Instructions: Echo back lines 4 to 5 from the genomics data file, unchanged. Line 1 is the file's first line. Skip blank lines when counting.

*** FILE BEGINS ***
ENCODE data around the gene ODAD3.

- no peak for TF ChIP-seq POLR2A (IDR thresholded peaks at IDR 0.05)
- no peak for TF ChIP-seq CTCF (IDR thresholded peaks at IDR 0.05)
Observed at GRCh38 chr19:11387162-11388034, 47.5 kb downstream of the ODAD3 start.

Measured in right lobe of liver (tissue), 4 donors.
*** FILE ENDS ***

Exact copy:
Observed at GRCh38 chr19:11387162-11388034, 47.5 kb downstream of the ODAD3 start.

Measured in right lobe of liver (tissue), 4 donors.